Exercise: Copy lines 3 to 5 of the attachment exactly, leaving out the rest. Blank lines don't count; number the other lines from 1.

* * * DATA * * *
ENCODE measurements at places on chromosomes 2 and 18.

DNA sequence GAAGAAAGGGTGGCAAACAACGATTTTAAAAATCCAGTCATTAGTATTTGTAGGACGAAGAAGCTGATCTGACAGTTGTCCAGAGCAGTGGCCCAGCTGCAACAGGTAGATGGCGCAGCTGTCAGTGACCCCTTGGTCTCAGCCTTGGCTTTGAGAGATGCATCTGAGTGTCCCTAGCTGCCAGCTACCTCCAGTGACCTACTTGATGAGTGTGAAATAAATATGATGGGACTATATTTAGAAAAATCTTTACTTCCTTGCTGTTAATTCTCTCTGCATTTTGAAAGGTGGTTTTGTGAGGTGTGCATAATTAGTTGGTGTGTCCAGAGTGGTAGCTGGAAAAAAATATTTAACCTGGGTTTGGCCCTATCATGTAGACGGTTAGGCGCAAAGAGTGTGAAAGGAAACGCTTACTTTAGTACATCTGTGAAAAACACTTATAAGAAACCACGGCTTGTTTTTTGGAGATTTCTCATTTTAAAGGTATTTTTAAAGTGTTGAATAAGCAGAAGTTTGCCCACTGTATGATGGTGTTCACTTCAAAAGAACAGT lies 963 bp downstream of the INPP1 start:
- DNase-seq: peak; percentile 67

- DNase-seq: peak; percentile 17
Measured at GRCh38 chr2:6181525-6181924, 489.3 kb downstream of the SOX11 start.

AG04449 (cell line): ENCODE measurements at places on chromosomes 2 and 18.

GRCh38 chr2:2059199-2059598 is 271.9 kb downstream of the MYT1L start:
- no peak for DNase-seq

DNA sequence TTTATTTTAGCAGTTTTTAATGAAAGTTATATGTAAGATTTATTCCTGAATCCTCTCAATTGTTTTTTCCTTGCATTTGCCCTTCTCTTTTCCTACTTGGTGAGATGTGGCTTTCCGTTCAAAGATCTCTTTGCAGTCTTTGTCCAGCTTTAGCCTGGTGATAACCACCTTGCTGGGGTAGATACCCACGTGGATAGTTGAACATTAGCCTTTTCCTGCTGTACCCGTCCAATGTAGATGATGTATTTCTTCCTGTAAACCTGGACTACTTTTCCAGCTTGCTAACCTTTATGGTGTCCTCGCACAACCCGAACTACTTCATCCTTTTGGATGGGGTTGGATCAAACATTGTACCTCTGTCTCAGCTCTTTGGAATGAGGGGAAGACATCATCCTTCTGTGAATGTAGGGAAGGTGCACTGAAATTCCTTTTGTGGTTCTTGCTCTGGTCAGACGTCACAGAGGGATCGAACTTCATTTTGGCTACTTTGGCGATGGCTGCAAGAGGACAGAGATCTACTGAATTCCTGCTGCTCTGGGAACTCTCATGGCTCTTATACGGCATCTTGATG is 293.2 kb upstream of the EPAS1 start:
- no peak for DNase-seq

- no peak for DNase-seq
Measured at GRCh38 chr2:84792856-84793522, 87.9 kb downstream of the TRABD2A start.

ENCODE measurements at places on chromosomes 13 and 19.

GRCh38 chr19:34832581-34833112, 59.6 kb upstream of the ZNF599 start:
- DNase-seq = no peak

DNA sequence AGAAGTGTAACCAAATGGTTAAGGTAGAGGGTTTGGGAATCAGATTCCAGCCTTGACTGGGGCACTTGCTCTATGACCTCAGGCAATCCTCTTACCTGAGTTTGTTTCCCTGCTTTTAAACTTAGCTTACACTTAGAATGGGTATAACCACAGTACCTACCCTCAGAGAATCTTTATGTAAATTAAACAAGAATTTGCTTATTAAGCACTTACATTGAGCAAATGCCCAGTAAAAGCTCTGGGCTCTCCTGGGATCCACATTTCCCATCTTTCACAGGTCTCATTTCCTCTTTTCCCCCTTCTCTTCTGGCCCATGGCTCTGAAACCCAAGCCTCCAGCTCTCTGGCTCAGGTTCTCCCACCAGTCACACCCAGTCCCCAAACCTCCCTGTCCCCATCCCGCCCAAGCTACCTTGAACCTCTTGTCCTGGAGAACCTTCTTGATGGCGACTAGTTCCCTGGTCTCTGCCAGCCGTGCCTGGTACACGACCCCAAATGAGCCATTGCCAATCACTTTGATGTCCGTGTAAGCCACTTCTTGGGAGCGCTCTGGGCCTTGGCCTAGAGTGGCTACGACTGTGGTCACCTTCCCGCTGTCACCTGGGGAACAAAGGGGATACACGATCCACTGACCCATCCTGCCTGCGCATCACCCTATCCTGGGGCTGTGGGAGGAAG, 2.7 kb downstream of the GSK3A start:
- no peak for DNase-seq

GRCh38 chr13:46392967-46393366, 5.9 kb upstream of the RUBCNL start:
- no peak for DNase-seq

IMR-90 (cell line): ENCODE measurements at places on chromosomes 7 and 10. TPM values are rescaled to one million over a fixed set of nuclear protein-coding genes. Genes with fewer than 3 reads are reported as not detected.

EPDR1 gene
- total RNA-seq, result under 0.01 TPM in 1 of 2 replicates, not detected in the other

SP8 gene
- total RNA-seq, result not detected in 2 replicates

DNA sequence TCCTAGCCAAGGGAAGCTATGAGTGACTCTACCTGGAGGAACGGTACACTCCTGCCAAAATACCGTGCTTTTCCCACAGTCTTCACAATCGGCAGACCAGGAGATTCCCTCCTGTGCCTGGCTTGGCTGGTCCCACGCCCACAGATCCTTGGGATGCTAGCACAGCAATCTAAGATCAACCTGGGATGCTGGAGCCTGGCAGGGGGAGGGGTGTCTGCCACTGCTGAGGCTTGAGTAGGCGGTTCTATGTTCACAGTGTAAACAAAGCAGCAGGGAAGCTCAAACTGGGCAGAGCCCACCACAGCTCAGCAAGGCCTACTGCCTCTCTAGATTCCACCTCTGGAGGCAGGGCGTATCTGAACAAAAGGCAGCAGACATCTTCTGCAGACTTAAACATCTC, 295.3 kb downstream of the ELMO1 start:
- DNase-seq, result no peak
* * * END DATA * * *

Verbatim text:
- DNase-seq: peak; percentile 67

- DNase-seq: peak; percentile 17
Measured at GRCh38 chr2:6181525-6181924, 489.3 kb downstream of the SOX11 start.